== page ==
The European Register of Cystic Echinococcosis, ERCE: state-of-the-art five years after its launch


Rossi P., Tamarozzi F., Galati F., AKHAN O. , Cretu C. M. , Vutova K., ...More

PARASITES & VECTORS, vol.13, no.1, 2020 (Journal Indexed in SCI) identifier identifier identifier

  • Publication Type: Article / Article
  • Volume: 13 Issue: 1
  • Publication Date: 2020
  • Doi Number: 10.1186/s13071-020-04101-6
  • Title of Journal : PARASITES & VECTORS

Abstract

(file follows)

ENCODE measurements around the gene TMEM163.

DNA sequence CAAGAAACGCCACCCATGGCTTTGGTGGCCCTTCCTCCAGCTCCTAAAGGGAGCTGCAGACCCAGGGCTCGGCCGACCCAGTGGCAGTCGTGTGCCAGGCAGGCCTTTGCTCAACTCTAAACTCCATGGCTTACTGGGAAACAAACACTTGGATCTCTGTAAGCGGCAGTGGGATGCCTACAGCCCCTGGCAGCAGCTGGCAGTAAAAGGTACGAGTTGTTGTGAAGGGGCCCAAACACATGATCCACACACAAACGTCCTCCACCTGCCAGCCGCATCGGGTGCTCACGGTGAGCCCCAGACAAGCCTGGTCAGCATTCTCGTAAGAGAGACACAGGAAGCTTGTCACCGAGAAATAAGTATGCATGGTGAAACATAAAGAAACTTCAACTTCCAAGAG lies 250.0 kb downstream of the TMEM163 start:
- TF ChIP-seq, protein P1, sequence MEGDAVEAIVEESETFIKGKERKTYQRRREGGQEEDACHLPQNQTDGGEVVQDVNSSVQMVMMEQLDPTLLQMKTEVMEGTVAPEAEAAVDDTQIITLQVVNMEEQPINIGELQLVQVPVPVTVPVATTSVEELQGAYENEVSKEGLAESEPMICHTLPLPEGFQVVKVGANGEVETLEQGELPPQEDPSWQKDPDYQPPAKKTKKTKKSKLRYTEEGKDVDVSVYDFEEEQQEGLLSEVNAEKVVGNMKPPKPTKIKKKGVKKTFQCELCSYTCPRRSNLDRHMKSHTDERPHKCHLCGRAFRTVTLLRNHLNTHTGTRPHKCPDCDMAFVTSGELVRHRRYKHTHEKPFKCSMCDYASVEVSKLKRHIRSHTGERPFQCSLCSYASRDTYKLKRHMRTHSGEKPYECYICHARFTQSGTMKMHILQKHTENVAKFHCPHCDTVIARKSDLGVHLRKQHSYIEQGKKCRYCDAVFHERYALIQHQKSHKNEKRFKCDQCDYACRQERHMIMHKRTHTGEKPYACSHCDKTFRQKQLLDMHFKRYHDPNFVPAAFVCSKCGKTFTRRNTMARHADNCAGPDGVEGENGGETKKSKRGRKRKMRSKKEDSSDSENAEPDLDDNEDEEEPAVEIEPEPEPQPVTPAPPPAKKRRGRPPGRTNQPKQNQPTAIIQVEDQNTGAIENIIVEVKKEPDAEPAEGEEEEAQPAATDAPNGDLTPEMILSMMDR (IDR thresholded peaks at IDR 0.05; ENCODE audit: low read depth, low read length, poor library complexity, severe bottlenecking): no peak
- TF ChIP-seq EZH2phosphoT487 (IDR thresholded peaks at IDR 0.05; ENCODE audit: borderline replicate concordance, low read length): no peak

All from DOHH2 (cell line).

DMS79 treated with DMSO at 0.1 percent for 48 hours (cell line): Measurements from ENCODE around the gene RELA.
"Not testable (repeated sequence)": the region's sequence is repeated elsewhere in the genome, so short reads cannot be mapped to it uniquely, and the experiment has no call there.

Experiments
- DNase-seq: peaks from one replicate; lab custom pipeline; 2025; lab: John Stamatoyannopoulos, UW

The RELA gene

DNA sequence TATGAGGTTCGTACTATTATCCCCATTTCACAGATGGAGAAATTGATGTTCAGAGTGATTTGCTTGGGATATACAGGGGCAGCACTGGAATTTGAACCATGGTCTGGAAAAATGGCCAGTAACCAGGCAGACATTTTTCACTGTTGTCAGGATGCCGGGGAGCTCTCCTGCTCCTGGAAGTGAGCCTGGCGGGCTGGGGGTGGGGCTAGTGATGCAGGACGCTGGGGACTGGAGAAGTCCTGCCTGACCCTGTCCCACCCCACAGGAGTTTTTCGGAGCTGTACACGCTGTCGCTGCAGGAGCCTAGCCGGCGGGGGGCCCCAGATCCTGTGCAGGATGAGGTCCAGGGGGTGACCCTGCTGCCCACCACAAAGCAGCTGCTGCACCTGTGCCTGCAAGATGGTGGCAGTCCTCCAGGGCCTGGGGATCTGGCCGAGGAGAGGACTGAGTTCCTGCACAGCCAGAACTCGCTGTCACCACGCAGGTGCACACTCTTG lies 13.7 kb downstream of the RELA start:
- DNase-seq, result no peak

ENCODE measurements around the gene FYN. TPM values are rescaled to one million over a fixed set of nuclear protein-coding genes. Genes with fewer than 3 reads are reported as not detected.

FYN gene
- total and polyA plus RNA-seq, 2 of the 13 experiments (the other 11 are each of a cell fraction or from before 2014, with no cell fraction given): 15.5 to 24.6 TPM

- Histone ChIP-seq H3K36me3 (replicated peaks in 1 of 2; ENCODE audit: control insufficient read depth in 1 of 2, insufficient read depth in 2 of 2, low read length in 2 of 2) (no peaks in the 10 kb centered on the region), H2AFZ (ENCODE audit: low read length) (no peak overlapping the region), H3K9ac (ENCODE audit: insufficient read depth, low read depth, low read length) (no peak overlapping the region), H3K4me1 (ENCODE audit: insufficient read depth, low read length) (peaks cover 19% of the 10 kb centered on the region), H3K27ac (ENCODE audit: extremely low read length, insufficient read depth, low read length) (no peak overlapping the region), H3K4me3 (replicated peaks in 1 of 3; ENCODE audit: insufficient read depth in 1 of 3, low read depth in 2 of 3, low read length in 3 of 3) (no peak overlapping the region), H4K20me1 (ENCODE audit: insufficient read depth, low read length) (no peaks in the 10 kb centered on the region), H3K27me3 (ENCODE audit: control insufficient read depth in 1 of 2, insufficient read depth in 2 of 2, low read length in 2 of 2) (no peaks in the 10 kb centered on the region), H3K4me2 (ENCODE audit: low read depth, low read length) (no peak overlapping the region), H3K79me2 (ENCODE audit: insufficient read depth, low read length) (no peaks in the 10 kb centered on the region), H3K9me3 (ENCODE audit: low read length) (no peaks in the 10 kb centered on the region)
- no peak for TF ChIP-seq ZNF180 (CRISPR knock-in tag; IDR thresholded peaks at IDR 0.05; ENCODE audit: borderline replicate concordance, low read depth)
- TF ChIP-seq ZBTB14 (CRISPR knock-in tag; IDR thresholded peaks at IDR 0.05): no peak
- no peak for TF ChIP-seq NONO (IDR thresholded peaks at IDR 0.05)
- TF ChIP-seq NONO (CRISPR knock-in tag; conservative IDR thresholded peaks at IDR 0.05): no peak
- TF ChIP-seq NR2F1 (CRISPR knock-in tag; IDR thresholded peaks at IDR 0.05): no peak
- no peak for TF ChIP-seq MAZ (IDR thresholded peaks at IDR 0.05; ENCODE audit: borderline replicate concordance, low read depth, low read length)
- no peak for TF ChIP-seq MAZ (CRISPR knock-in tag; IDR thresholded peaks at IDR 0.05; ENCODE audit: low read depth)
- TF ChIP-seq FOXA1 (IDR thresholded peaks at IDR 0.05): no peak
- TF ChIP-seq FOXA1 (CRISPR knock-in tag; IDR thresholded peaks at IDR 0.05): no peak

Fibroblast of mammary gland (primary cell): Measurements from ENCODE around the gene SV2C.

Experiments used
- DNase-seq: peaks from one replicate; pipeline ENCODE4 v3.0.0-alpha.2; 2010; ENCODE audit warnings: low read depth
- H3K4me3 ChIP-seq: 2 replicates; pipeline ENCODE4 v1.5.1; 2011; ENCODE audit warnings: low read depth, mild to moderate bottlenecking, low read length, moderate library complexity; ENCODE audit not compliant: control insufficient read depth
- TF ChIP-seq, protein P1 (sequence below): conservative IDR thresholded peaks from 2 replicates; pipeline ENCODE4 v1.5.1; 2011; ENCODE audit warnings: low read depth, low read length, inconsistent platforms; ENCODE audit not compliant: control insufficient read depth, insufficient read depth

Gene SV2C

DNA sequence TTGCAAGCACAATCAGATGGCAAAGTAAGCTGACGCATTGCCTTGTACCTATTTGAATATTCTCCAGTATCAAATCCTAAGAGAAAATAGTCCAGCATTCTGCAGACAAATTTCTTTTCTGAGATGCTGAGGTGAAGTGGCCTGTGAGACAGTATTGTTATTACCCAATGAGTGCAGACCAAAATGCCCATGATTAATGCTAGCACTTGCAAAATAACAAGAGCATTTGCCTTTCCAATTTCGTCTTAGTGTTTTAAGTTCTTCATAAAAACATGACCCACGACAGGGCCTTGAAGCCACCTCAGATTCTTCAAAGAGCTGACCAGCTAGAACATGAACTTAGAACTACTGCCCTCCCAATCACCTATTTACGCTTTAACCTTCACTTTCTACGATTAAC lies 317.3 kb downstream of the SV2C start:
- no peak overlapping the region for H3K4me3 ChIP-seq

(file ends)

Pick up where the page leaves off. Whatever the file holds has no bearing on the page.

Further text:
BackgroundThe real burden of human cystic echinococcosis (CE) remains elusive, due to the peculiar characteristics of the disease and the heterogeneous and incomplete data recording of clinical cases. Furthermore, official notification systems do not collect pivotal clinical information, which would allow the comparison of different treatment outcomes, and thus circumvent the difficulty of implementing clinical trials for CE. The Italian Register of CE (RIEC) was launched in 2012 and expanded in 2014 into the European Register of CE (ERCE). The primary aim of the ERCE was to highlight the magnitude of CE underreporting, through the recording of cases that were not captured by official records. We present an overview of data collated in the ERCE and discuss its future, five years after its inception.MethodsThe ERCE database was explored on March 31st 2019; data concerning participating centres and registered cases were descriptively analysed.ResultsForty-four centres from 15 countries (7 non-European) were affiliated to the ERCE. Thirty-four centres (77%) registered at least one patient; of these, 18 (53%) recorded at least one visit within the past 18 months. A total of 2097 patients were registered, 19.9% of whom were immigrants. Cyst characteristics were reported for at least one cyst at least in one visit in 1643 (78.3%) patients, and cyst staging was used by 27 centres. In total, 3386 cysts were recorded at first registration; mostly located in the liver (75.5%). Data concerning clinical management could be analysed for 920 "cyst stage-location-management" observations, showing great heterogeneity in the implementation of the stage-specific management approach recommended by the WHO.ConclusionsThe ERCE achieved its goal in showing that CE is a relevant but neglected public health problem in Europe and beyond, since a proportion of patients reaching medical attention are not captured by official notification systems. The ERCE may provide a valuable starting platform to complement hospital-derived data, to obtain a better picture of the epidemiology of clinical CE, and to collect clinical data for the issue of evidence-based recommendations. The ERCE will be expanded into the International Register of CE (IRCE) and restructured aiming to overcome its current criticalities and fulfil these aims.